A powerful prescription opioid drug more potent than morphine, fentanyl is manufactured in transdermal patches (Duragesic), as a lozenge often called “lollipops” (Aqtic), and in an injectable form (Sublimaze), per the National Institute on Drug Abuse (NIDA).
Fentanyl has a similar method of action that the illegal drug heroin has, although it is more than a 100 times more potent, the journal Primary Care Companion for CNS Disorders reports.
The Drug Enforcement Administration (DEA) reports that fentanyl abuse has risen in recent years, as emergency department visits, drug seizures, and overdose deaths related to the drug have all increased. Fentanyl patches are meant to be used by individuals who are already tolerant to other opioid drugs and require around-the-clock pain management, like cancer patients. Opioid tolerance occurs when someone takes an opioid drug for a period of time, and it stops working the way it did initially. Pain symptoms may “break through,” and individuals may need to take more painkillers to obtain relief. Once a tolerance has formed and higher doses are then taken, an opioid dependence may not be far behind.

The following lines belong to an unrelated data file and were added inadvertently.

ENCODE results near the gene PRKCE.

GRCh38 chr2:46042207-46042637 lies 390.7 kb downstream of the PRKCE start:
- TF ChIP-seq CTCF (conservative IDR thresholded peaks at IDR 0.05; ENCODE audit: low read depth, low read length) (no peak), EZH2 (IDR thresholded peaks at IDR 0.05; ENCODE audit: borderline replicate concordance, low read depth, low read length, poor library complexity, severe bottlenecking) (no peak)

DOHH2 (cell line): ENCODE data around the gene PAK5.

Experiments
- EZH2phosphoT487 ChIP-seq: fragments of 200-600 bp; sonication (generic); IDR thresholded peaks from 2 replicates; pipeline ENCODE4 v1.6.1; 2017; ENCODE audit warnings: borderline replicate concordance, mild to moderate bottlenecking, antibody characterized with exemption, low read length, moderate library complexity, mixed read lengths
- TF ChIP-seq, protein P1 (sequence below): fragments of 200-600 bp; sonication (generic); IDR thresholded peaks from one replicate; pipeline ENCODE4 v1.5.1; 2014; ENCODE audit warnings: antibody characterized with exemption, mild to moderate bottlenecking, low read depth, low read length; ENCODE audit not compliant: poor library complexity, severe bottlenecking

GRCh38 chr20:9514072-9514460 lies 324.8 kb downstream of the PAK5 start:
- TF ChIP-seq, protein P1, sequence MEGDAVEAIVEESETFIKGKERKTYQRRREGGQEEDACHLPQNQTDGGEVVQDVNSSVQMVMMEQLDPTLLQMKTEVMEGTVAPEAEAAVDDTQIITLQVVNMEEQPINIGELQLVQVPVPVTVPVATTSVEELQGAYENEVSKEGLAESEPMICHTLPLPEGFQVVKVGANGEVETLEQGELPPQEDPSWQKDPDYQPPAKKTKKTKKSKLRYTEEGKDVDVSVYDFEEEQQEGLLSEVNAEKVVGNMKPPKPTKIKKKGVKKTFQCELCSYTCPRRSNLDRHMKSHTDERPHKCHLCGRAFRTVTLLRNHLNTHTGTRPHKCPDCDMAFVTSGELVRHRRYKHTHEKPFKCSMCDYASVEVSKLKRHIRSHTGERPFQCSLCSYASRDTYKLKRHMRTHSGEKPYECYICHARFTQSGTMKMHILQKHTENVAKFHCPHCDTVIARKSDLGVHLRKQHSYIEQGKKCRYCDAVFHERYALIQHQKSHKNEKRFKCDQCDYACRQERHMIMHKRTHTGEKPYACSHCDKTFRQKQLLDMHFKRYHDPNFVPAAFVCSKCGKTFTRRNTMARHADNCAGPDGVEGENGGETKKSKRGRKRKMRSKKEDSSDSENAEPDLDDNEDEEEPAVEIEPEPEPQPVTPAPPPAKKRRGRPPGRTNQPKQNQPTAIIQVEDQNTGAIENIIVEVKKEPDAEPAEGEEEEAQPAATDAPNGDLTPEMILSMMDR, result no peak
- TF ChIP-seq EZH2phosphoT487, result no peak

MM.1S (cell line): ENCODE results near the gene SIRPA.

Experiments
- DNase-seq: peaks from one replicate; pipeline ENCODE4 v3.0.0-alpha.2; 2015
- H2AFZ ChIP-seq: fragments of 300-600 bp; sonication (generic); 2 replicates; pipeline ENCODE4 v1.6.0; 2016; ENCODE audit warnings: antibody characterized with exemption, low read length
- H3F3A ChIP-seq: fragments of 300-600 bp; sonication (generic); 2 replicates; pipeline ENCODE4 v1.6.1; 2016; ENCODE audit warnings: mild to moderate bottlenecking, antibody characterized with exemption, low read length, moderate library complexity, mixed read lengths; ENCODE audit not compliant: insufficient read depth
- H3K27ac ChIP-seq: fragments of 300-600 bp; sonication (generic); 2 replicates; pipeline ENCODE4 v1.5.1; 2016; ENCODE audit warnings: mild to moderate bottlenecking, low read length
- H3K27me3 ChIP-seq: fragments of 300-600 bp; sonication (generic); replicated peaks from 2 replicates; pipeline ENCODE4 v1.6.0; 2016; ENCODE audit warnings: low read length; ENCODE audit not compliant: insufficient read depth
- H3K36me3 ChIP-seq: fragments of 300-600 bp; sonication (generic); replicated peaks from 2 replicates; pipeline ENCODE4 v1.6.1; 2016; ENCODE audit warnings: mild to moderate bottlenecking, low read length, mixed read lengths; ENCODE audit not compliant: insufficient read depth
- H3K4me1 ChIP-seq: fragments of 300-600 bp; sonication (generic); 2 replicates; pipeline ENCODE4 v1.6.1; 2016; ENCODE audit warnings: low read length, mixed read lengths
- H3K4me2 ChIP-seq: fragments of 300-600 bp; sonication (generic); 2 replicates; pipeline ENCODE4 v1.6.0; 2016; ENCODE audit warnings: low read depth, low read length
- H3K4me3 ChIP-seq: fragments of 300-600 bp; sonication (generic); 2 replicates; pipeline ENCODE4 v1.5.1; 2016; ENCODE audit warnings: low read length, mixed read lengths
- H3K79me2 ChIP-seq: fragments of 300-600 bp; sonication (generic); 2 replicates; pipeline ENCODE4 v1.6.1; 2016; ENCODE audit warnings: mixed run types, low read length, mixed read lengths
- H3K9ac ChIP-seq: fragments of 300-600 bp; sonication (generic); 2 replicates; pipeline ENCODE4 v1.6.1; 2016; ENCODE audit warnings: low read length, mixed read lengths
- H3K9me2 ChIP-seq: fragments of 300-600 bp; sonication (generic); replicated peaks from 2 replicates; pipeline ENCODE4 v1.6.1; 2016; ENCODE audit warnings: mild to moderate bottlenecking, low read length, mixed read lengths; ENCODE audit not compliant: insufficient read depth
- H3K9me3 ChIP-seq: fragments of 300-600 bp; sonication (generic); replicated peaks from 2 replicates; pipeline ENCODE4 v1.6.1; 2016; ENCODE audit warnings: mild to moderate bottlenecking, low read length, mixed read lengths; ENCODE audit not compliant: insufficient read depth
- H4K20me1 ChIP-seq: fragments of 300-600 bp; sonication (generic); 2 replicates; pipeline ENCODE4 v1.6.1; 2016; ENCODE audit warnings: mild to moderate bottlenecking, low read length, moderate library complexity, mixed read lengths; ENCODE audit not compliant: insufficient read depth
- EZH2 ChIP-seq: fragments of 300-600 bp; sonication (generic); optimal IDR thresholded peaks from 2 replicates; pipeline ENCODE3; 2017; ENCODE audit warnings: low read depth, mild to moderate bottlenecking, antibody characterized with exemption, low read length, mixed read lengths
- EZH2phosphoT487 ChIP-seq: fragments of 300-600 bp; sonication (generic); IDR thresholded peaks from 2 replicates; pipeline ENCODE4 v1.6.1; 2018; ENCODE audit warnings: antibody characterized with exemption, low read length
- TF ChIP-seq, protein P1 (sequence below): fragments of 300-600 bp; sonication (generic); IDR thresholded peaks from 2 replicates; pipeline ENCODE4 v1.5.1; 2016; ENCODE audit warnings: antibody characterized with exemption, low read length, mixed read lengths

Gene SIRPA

When someone takes an opioid drug, changes are made to the chemistry in the brain, as the drugs fill opioid receptors along the central nervous system and change the way some of the brain’s messengers, or neurotransmitters, move around. Once dependence has set in, the brain will no longer keep making these neurotransmitters at necessary levels on its own and instead rely on the drug’s interference. If the drug is removed, opioid withdrawal syndrome can begin as the brain struggles to restore balance. Physically, the symptoms may be flu-like in nature, and psychological symptoms may be intense as well. Fentanyl dependence can set in regardless if a person is taking the drug licitly with a valid and medically necessary prescription, or if someone is taking it recreationally.
It is never recommended to stop taking a drug like fentanyl “cold turkey,” especially without professional supervision and aid. Opioid withdrawal syndrome may be tempered with a slow removal of the drug over a period of time, called tapering, or through medical detox.